51 patients (53.1%) had symptoms similar to those of bowel dysfunction. The most common symptom of bowel dysfunction was obstructed defecation. Fecal incontinence was found in 10.5% of patients while 6 patients reported anal tenesmus. 27 patients (28.1%) had complications associated with urinary disorders. The occurrence of urinary symptoms in patients was greater in the Non-FARP group than the FARP group. (11/71 7 0.4% vs 16/25 48%; χ2=21.52, P<0.05) (Table 2). Overall, 33.3 % (32/96) of patients reported a precipitating event indicating the onset of their symptoms (Table 3).
Also, 30.2 % (29/96) of patients reported factors that relieved the pain (Table 4), the most common being day time, lying down, and a warm water bath. 42.7% (41/96) of patients reported factors that aggravated the pain, the most common being night time, defecation or sitting (Table 4).
3.3 Psychological profile
92.7% (89/96) of patients with chronic anal pain reported symptoms of psychological disturbance including depression and anxiety. FARP patients exhibited greater depression compared to the non-FARP patients (p < 0.05). Female patients had a higher mean depression score than male patients (p < 0.05). While no difference in depression score was observed between men and women among the non-FARP group, women had significantly higher levels of depression compared to men in the FARP group. There was no significant difference in anxiety scores among the different groups (Table 5 and 6).
3.4 Treatment outcomes
Our results showed that the pain management outcome for patients with chronic anal pain was far from ideal. Among all patients that received biofeedback treatment, only 15 were completely healed, 38 patients had their pain alleviated, while no change in pain before and after treatment was recorded for 41 patients. In addition, 2 patients had their pain worsened following treatment. The treatment efficiency was 55.2% (53/96). The pain treatment outcomes were better in the non-FARP group than in the FARP group (35/71 49.3% vs 18/25 72%; χ2=3.85, P<0.05) (Table 7).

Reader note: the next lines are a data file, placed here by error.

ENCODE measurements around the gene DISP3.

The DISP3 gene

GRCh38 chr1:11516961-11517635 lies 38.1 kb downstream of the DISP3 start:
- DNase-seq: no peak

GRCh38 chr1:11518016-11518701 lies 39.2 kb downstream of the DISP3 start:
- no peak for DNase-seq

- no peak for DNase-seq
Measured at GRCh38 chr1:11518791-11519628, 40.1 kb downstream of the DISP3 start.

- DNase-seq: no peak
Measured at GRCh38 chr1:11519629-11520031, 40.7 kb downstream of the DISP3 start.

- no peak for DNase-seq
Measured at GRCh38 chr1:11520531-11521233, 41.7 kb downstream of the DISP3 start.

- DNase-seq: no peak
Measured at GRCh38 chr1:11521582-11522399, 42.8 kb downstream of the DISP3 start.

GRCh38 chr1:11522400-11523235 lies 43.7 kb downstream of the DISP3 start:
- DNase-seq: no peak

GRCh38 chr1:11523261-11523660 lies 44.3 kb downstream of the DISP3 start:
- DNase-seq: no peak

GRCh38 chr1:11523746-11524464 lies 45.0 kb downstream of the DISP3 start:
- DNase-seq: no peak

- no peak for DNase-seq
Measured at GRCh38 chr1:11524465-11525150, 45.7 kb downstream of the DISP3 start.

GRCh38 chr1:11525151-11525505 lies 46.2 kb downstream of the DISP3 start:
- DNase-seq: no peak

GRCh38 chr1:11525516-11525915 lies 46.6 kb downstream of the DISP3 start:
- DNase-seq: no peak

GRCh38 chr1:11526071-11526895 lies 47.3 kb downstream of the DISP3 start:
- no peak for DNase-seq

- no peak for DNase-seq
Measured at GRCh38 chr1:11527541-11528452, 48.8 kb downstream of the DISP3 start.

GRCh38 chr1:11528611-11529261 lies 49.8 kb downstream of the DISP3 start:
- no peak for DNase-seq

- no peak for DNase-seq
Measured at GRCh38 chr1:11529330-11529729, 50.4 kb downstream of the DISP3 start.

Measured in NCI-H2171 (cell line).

The pathophysiology for chronic anal pain is complicated and might be accompanied with some hidden diseases. For example, in our study we found that most patients with chronic anal pain had FARP or disorders such as CP-CPPS, IC-PBS. In addition, we recorded two patients with chronic anal pain caused by spinal abnormalities. One patient had a small spinal tumor, and another had problems with the lumbar intervertebral disc. We had three patients with small infections located in deep sites that were hard to identify; we were only able to locate these foci of infection with MRI examinations. This suggests that MRI is efficient for the diagnosis of some types of chronic anal pain. This was corroborated by previous studies stating that MRI is helpful for the diagnosis of chronic anal and perianal pain . However, some patients can have chronic anal pain without identifiable abnormalities even with MRI assistance, which leads to difficulties in diagnosis.
The anus is located at the end of the digestive tract and in close proximity to the urinary tract and reproductive organs. The anus is also surrounded by peripheral nerve fibers and in a close relationship to the endocrine system. As a result, disorders in any of these related or adjacent systems may lead to chronic anal pain . For example, some of our CR-CPPS and IC-PBS patients had pain mainly located in the anus region. Women with gynecological inflammation may also experience pain in the anus.
Patients with chronic anal pain often experience urinary or defecation dysfunctions. In the present report, 51 patients experienced constipation and 10 patients exhibited fecal incontinence. This was supported by findings that constipated patients frequently experience anal pain [23, 24].